I would call myself a “recovering brat.” Living in upper middle class suburbia, I became immersed in a culture of “me.” This began to change when I developed a group of friends that were interested in going outside the normal teen activities to make a difference.
The summer after senior year, I finally decided to join some of my friends on their youth trip to the Appalachian Mountains. Over 60 teens crammed into vans and drove through the night to reach our middle of nowhere spot.
Let me back it up a bit! At the orientation for this trip, I found out that most kids would be bathing in a lake because the water smelled like rotten eggs and we couldn’t bring hair dryers! This was already a fate worse than death. I thought my friends were nuts for being so excited about not showering.
I had never seen anything like what I saw on our trip. There was a main drag with a Wal-Mart, Burger King, and all the regular stores from home. Make a small turn off this road and you witnessed extreme poverty. Young girls with multiple children and homes without running water were commonplace.
I was assigned to the outreach team. We traveled through the Appalachian Mountains giving out basic necessities to people in need. We were directed to a certain place that was referred to as “the hole.” This was a muddy field with about 20 trailer homes, most of which had no refrigeration, running water, or a real bathroom. It would be the site of a life defining moment for me. At 18 I had never been concerned for people other than my immediate family or friends. Poverty was staring me straight in the face and there was no turning back.
The children at “the hole” stole our hearts. They were so thankful for a loaf of bread, milk, and some new clothes. We quickly bonded with them and went back each day to visit, often bringing more clothes and food. On our last day, a little girl named Jennifer tugged on my shirt and asked for a dress.
I pulled one out of the bag and she began to cry. “I will get it dirty,” she said. Jennifer had no bathtub or shower in her trailer. At four years old, the simple joy of feeling clean was out of reach. We took her down to a nearby creek and helped wash away some of the dirt on her arms and legs. Embracing her new dress, Jennifer’s eyes were filled with joy as she ran around in her new outfit.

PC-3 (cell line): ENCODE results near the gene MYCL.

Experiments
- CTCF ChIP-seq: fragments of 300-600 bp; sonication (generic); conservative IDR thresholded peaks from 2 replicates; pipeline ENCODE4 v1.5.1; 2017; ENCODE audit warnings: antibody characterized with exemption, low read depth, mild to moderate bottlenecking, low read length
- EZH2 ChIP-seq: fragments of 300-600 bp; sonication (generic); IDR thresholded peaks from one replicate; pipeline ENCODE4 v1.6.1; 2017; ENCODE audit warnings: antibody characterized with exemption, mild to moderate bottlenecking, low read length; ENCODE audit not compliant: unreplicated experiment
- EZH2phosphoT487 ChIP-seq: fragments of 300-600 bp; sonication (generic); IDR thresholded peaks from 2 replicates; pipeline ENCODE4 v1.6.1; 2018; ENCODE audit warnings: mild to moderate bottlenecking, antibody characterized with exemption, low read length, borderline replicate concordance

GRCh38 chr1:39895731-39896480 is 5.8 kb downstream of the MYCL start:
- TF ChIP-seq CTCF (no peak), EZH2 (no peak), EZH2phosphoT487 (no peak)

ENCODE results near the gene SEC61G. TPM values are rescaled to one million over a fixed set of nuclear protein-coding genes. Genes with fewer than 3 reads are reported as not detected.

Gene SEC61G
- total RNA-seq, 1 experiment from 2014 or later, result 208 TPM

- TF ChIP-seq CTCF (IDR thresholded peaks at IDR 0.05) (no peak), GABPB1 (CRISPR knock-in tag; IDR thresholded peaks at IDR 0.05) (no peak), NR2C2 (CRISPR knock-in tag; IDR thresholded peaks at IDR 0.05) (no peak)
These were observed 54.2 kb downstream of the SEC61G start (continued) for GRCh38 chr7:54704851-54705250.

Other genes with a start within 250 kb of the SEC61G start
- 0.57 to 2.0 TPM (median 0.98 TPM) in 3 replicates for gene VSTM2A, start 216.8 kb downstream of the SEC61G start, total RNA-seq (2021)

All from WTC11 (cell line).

This may seem like a simple silly moment, but it changed my life. I could never again pretend to live in my suburban bubble of selfishness. I truly believe this experience defined the woman I was to become.
You may think to yourself “I could never do that!” Well, this girl who once was addicted to her hair products understands! I strongly urge you to take just a portion of your summer to volunteer. If you are not sure where to start, consider calling retirement homes, programs that serve the poor, or your local community center. Get some friends to volunteer together and make it fun. You can also find volunteer opportunities near you by visiting the Corporation for National & Community Service.
I am writing this on the eve of a trip I will take with ten of my students to Cincinnati, Ohio. We’ll be volunteering for a week providing services to families in crisis and transition. I am proud of the young women who will be giving up a week of sunning and sleeping late for giving back.
Service builds CHARACTER and COMPASSION. These are two qualities our world is screaming out for. So why not consider digging deep this summer, even if it’s just for a day? The beach will always be there, I promise. If you are volunteering this summer, please share your stories here!